“Waiter,” Mitchell called, “a dozen blue points, please.”
“Oysters… I’m not sure if clams are supposed to do the same thing as oysters, but to be on the safe side, I think I better have some of them, too. And seeing as you like ’em so much,” sliding the bowl to Marsha, “you can finish these… And don’t worry, I promise, I’m not going to offer you any oysters.”
“Thank you so much!” she said sarcastically.
“Maybe we’ll come back next week and I’ll show you how to eat oysters, too.”
“Nooo, thank you!”
Far Rockaway, New York
The Fifth Day of Their Lives
December 22, 1955: 2:35 p.m.
Raising the top, going back to the Shore Parkway, they drove the two miles to Flatbush Avenue, then over the Floyd Bennett Bridge into Rockaway.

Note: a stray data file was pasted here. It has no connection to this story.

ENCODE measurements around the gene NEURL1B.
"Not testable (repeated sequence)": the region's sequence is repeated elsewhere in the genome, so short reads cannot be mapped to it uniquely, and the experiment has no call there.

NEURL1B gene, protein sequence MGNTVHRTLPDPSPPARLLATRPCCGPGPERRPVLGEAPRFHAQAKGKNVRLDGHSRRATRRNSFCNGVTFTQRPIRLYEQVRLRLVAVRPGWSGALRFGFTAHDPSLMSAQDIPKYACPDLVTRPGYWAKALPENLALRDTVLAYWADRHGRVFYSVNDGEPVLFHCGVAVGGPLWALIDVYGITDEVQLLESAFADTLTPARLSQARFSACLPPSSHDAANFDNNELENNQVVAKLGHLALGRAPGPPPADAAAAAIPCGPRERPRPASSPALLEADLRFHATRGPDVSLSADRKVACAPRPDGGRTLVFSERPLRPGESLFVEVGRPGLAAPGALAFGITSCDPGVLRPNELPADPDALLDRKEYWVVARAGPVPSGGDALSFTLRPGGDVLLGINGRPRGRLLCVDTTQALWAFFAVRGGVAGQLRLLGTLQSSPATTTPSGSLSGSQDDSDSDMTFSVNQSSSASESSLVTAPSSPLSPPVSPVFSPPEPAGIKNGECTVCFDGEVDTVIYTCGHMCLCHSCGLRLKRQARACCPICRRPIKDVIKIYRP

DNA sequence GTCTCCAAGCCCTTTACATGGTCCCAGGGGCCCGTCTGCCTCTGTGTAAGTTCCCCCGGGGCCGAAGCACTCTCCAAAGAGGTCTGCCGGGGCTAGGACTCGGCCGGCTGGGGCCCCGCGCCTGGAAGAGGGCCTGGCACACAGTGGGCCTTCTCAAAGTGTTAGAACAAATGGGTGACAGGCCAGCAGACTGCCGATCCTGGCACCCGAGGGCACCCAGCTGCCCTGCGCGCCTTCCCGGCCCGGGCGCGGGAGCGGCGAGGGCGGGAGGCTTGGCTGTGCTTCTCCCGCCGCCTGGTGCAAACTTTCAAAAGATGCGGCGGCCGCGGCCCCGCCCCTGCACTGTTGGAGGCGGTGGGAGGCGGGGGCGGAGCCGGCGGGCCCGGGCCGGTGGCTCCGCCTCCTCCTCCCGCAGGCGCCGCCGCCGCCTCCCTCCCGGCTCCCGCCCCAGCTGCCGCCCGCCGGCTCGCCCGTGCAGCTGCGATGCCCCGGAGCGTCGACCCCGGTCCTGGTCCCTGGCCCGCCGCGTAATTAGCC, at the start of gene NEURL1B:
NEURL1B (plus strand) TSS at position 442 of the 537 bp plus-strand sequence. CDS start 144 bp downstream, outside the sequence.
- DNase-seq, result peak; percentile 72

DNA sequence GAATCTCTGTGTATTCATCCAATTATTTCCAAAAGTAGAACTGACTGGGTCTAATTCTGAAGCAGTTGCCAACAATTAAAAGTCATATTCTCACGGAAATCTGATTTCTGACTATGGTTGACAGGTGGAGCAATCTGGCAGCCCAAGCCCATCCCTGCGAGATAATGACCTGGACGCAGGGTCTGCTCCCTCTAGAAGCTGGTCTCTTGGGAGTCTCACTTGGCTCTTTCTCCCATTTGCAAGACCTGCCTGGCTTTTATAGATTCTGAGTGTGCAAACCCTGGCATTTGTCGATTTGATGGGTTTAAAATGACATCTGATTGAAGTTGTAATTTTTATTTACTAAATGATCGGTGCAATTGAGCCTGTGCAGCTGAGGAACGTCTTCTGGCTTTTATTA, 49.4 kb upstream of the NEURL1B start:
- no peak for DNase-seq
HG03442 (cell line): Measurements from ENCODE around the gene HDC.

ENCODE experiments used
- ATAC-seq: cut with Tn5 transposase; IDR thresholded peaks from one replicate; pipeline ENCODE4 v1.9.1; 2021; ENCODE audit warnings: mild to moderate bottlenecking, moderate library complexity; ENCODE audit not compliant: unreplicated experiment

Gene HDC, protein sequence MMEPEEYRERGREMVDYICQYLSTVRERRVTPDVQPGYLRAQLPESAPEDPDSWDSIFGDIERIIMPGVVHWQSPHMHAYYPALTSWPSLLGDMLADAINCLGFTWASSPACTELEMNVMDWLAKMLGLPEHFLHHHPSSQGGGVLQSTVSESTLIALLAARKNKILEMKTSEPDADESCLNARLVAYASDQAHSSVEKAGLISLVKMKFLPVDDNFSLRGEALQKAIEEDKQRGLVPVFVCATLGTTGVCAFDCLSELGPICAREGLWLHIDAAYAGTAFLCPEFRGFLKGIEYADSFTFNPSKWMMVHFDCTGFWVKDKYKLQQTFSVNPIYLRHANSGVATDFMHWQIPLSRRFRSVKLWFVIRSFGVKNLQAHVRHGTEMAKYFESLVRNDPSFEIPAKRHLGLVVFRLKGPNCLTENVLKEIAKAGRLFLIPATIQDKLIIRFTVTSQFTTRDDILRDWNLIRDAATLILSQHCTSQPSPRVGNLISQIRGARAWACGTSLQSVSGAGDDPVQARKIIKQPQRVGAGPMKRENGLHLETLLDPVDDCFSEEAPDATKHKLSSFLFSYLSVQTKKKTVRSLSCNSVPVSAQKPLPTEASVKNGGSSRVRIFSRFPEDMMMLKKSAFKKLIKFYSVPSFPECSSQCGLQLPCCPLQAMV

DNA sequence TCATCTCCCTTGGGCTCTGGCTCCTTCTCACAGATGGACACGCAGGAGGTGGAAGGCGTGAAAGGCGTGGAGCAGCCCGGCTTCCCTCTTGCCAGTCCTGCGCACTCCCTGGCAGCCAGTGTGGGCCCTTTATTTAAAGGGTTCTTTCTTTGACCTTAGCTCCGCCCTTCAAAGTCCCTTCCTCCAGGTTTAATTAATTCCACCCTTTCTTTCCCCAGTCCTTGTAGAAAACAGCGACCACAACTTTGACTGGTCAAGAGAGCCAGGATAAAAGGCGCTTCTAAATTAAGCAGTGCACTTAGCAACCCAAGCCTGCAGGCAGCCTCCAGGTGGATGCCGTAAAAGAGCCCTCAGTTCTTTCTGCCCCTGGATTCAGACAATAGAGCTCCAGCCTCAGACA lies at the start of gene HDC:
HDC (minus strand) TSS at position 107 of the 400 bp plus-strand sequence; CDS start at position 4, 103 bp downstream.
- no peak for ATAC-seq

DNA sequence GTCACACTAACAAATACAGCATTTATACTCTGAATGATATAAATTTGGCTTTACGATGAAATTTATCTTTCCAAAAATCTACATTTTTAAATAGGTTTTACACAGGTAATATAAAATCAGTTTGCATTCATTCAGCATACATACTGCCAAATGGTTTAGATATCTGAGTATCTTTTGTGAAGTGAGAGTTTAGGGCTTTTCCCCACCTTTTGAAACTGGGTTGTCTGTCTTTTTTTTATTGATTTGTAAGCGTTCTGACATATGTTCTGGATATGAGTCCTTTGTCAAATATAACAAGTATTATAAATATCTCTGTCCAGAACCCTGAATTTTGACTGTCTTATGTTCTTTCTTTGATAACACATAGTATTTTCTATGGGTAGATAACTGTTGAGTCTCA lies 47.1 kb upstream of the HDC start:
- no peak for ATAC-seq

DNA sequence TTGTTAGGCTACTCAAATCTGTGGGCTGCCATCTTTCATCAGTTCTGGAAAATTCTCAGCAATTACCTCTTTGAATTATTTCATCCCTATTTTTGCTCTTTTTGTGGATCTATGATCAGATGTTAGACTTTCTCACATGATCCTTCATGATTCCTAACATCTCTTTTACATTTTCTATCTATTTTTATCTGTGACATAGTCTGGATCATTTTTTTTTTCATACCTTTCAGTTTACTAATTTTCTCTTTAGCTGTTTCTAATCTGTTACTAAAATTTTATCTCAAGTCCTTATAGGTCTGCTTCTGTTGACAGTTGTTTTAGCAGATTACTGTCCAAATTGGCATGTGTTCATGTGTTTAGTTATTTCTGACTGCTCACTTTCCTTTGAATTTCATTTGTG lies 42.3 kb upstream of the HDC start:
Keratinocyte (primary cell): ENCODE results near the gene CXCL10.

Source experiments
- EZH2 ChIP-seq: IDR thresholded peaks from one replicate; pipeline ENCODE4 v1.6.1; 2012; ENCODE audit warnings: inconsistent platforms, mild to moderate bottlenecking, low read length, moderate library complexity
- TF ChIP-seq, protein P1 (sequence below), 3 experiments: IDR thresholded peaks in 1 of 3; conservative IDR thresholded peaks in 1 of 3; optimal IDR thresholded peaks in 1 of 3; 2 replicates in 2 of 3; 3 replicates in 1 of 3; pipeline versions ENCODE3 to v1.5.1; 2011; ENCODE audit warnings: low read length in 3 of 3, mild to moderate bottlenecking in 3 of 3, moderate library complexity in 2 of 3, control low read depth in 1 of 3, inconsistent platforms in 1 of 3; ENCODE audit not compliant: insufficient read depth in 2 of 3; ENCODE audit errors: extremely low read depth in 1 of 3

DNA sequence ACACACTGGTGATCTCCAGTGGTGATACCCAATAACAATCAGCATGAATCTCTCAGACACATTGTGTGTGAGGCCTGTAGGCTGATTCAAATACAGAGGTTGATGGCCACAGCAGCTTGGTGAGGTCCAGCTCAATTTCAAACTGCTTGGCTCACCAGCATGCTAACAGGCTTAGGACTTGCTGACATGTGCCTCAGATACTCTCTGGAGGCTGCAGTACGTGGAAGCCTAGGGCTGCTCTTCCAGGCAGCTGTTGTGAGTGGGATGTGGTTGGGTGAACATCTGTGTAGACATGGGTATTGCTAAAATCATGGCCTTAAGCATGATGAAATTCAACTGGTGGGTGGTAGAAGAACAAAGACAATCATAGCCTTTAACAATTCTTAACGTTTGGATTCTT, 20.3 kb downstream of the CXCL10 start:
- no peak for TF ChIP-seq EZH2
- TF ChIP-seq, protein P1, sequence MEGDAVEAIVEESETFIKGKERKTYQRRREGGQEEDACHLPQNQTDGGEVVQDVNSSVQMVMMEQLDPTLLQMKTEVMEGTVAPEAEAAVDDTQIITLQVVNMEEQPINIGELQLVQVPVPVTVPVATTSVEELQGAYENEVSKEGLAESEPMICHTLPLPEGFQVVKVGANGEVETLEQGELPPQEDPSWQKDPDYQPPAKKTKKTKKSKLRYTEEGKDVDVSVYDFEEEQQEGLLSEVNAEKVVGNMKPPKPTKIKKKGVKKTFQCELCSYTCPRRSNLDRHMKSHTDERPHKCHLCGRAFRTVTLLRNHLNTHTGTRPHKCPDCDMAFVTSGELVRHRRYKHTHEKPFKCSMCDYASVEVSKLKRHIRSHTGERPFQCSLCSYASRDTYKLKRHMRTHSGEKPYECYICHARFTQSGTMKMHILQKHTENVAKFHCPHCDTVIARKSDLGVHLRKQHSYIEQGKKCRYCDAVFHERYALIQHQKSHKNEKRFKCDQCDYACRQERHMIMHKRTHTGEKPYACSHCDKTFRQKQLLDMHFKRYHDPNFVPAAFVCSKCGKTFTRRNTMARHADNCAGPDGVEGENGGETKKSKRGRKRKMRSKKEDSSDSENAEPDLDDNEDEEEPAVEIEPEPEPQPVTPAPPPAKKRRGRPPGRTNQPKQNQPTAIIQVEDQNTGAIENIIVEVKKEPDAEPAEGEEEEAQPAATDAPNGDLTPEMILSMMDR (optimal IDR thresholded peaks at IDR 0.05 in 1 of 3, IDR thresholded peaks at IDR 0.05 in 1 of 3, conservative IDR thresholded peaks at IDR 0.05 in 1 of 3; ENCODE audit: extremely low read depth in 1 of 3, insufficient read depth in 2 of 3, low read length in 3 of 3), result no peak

Stopping outside the U.S.C.G. Rockaway Lifeboat Station, Mitchell pointed to his old bedroom window, then drove the bone-jarring, four-mile road past The Rockaway Bar & Grill. Past Pete’s Tavern. Past The Rockaway Eatery and Bait Store. Past the last of the winter isolated cottages to the end of the road, to the tip of the peninsula… and the tower.
Due to the lonely memories held here, to Mitchell Lipensky here the air was colder, here the wind was sharper and here the sky was darker.
Although, in fact, corralled by the Atlantic Ocean and Sheepshead Bay, at Rockaway Point the wind is always stronger, the wind-chill factor always lower, and in winter, sand, grit and snow blew with equal stingingly velocity.
Surveying this barren point of land, Marsha had the same illusory sensation she had earlier as she’d stood on the opposite side of Sheepshead Bay looking here. “Good, God, Mitchell…” Now, though, the surrealistic landscape caused an involuntary shudder. “…this has to be the loneliest place I’ve ever seen.”